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Why two TV shows featuring Gordon Ramsay broke our rules on offensive language

Published: 5 December 2022
Last updated: 16 March 2023

Today we’ve announced that two TV programmes, featuring Gordon Ramsay , broke our broadcasting rules, because they included offensive language but were shown before the 9pm watershed.

An episode of Gordon Ramsay’s 24 Hours to Hell and Back, broadcast before the watershed at 12.10 on Channel 4 on 10 August, included instances of the most offensive language, including the F word.

An episode of Ramsay’s Kitchen Nightmares USA, broadcast at 4pm on E4 Extra on 7 July, included 39 instances of offensive language, with 17 uses of the F word, before the watershed and without any warnings ahead of the programme or apologies after it had been shown.

Both of these incidents were in breach of the Broadcasting Code.

For more information on these decisions and others, see the latest edition of our Broadcast Bulletin.

Why we research attitudes to offensive language

Ofcom carries out research into people’s attitudes towards offensive language on TV and radio.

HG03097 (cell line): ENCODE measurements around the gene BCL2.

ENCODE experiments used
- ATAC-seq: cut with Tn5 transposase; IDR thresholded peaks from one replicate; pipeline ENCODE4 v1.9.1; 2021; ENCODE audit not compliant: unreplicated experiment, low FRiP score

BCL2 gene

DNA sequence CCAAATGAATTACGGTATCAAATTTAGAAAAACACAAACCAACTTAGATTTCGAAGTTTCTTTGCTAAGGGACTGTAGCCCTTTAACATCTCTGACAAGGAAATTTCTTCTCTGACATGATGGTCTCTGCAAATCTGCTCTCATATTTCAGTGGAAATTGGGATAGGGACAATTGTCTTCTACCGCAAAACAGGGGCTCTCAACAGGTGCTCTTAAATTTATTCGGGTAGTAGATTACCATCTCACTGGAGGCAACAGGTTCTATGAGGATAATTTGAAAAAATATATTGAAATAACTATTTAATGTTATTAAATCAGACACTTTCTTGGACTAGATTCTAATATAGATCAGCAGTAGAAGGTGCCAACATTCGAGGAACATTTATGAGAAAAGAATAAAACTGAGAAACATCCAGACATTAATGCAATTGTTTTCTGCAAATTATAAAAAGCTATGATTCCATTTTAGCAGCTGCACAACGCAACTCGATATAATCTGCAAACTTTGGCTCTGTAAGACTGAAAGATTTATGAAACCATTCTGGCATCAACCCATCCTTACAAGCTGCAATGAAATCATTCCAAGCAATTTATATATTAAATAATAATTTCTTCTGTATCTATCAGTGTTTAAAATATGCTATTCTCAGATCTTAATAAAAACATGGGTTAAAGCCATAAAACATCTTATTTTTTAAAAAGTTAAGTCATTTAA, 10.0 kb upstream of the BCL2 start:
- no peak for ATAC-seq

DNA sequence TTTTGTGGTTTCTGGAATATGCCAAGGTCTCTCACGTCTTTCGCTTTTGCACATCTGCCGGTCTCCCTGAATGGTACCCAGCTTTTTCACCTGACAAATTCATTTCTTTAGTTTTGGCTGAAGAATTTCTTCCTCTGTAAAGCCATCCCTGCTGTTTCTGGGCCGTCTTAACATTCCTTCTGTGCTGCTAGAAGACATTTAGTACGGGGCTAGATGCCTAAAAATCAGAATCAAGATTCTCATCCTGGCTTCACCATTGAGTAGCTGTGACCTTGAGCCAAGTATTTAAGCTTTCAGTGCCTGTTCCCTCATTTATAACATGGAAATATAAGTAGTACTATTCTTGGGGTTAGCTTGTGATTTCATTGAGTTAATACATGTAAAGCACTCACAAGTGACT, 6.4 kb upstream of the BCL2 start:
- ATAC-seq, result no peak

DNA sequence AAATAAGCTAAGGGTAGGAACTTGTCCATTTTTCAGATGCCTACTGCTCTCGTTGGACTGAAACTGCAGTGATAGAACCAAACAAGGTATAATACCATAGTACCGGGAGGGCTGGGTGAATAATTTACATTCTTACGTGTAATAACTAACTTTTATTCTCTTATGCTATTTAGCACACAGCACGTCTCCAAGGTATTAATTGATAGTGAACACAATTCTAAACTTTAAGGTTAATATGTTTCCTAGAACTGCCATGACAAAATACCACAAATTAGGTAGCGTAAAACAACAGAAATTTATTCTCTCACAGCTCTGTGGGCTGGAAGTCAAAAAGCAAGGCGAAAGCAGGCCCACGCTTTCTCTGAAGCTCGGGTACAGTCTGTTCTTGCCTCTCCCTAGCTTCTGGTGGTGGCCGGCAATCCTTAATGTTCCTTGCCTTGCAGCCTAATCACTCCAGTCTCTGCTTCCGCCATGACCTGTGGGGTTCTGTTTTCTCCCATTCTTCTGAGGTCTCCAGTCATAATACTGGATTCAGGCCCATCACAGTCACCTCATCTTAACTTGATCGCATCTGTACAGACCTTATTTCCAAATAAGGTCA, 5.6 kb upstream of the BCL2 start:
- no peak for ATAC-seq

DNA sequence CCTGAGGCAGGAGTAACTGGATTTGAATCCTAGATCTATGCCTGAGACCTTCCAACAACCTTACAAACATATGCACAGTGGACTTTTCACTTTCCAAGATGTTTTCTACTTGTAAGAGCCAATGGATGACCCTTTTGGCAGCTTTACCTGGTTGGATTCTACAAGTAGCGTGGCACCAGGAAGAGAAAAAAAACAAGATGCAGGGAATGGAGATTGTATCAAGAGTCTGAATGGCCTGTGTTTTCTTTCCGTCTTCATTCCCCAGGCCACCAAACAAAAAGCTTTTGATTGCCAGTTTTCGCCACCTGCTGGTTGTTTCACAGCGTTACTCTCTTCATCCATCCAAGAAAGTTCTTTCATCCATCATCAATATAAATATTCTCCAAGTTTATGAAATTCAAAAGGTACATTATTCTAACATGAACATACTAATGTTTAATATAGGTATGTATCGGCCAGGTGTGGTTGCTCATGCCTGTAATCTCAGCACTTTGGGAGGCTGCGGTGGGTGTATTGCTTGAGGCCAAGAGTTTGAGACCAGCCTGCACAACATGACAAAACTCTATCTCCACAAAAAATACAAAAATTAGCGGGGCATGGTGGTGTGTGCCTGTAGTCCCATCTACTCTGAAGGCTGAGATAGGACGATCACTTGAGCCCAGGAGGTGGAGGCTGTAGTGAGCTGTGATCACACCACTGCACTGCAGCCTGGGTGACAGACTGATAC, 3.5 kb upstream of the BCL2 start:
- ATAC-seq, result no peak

This research gives us an understanding of how people feel about language they might come across in programmes they watch or listen to. It can support broadcasters in planning their content and helps us when we need to make decisions about potentially offensive language in programmes.

An important aspect of the research is that it means our decisions are not based on our own views on offensive language, and instead are based on what people tell us about how they feel.

Find out more about the research, with an explanation of why it matters to our work on broadcasting standards.

What is the watershed?

There are strict rules about what can be shown on TV before the 9pm watershed – this is the time at which broadcasters can show TV programmes that might be unsuitable for children. There are similarly strict rules about can be broadcast on radio at times when children are particularly likely to be listening, such as the school run and breakfast time, but might include other times.

To find out more about the watershed and what it means for broadcasters and viewers, take a look at our explainer.

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